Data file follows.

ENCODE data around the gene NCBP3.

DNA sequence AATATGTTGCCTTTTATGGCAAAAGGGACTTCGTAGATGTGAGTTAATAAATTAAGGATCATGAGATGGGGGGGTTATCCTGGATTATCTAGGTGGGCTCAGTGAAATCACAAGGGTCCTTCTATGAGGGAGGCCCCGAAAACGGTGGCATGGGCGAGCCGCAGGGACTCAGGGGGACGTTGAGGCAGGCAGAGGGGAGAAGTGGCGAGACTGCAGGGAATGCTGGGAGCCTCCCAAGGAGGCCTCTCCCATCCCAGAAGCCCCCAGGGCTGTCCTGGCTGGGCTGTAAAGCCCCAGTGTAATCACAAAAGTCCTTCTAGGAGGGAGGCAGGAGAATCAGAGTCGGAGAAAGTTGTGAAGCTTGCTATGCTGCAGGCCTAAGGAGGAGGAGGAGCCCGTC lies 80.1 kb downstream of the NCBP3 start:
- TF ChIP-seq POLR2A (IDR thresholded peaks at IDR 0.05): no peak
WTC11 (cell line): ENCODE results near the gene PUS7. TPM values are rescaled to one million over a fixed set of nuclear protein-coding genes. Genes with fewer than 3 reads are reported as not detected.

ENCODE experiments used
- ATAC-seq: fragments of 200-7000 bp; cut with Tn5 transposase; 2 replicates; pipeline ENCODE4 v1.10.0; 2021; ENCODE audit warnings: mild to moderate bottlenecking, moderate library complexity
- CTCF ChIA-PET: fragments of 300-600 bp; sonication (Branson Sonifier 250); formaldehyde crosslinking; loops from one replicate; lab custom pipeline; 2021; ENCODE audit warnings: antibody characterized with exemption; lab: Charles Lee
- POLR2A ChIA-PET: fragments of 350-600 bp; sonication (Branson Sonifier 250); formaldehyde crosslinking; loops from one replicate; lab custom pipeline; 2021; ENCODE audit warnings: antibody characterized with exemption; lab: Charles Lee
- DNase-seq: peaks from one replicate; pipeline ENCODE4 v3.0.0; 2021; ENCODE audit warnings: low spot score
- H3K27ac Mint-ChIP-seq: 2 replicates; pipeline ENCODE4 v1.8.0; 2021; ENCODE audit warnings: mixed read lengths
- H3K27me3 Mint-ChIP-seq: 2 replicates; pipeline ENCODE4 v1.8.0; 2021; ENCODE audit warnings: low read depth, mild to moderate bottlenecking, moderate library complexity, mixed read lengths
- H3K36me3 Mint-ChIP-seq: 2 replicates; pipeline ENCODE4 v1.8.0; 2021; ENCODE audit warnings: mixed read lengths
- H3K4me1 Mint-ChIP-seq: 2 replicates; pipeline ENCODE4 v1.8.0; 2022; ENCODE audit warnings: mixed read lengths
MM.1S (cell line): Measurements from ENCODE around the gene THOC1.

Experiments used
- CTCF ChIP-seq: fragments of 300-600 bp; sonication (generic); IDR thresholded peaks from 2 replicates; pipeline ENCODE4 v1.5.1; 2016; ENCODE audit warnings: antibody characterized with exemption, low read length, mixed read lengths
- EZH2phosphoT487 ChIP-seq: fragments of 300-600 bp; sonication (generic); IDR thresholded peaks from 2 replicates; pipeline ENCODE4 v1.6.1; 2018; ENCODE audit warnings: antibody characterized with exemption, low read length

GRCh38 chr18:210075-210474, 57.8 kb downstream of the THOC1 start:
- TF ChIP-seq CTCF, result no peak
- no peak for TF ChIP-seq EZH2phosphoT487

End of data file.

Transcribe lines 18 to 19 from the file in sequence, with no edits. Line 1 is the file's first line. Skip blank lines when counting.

GRCh38 chr18:210075-210474, 57.8 kb downstream of the THOC1 start:
- TF ChIP-seq CTCF, result no peak